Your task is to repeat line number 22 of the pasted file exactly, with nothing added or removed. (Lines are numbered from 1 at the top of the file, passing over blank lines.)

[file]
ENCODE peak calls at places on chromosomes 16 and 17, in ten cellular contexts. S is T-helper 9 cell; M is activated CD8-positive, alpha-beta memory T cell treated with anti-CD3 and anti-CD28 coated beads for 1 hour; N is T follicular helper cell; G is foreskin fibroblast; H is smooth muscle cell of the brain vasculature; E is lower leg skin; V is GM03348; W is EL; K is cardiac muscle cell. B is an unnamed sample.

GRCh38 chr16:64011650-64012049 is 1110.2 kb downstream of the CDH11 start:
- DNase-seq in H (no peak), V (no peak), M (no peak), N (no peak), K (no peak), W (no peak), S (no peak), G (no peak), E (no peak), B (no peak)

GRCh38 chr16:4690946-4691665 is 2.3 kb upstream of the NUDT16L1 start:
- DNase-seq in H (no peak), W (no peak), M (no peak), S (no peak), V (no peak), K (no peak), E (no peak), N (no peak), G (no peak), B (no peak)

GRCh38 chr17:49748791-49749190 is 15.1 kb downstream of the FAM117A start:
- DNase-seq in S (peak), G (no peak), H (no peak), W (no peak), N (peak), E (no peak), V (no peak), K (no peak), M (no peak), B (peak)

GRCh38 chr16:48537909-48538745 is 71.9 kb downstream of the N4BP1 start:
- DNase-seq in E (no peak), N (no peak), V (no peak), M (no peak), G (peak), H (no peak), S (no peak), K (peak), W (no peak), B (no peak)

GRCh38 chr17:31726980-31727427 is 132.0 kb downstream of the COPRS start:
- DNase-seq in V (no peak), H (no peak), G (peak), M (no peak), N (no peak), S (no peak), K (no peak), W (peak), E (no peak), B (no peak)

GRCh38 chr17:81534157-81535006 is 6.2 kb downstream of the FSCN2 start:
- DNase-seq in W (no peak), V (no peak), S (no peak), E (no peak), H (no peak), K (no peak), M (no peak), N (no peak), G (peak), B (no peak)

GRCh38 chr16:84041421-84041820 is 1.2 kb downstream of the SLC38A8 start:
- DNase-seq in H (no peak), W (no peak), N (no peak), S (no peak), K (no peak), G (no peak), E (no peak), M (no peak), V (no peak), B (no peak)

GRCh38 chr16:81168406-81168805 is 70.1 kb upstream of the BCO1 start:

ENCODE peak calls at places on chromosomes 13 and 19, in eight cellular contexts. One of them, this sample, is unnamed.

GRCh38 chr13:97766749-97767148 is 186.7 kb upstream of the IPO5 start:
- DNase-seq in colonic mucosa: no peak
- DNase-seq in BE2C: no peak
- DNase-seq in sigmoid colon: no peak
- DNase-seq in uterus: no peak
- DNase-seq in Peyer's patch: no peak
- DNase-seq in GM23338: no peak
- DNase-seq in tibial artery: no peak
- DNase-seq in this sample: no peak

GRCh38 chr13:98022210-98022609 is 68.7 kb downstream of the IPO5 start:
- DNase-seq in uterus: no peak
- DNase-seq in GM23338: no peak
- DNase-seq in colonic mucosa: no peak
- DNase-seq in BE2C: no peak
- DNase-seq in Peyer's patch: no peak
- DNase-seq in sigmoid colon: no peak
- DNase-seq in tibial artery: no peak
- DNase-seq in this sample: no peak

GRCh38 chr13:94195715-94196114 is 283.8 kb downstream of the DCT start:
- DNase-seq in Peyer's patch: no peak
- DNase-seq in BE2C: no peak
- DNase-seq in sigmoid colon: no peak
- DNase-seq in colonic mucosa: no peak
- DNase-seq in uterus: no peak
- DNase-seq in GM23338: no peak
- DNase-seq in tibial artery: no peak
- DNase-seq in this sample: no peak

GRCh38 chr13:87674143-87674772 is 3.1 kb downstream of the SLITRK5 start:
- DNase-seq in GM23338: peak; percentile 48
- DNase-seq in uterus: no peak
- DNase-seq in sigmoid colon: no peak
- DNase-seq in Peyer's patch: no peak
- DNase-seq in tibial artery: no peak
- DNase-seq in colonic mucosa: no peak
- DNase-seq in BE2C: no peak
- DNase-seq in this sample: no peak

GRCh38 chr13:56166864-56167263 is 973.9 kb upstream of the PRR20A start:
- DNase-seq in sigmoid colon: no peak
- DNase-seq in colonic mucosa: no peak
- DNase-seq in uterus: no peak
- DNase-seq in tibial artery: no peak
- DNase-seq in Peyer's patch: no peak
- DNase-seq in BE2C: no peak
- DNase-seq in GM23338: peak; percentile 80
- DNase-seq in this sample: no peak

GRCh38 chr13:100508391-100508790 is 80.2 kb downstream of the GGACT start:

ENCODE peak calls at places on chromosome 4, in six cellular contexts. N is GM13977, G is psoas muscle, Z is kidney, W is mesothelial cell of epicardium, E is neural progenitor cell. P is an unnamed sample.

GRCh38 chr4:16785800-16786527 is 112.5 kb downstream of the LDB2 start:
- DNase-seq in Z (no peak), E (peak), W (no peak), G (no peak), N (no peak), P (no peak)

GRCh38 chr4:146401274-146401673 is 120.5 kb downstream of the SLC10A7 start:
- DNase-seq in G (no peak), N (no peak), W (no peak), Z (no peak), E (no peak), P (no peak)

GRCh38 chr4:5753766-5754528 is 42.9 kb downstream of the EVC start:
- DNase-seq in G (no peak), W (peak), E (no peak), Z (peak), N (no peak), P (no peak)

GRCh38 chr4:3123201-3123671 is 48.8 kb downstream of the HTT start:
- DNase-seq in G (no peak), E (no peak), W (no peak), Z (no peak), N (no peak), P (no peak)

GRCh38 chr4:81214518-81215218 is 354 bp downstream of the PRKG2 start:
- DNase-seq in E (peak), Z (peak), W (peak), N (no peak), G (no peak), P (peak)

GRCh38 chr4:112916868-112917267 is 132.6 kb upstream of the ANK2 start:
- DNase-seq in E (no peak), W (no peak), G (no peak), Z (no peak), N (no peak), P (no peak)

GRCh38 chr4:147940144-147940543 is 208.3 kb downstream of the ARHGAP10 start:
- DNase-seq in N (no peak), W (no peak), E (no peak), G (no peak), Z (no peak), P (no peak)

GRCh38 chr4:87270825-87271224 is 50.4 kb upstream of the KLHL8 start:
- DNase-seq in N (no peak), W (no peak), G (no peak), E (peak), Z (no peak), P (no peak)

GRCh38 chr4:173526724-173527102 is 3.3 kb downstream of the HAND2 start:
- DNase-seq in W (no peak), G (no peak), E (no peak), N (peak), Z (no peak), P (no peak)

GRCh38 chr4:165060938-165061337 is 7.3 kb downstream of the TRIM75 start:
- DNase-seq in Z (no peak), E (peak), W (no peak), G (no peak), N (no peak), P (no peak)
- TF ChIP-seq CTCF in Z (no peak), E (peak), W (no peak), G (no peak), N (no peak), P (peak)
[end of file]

- DNase-seq in uterus: no peak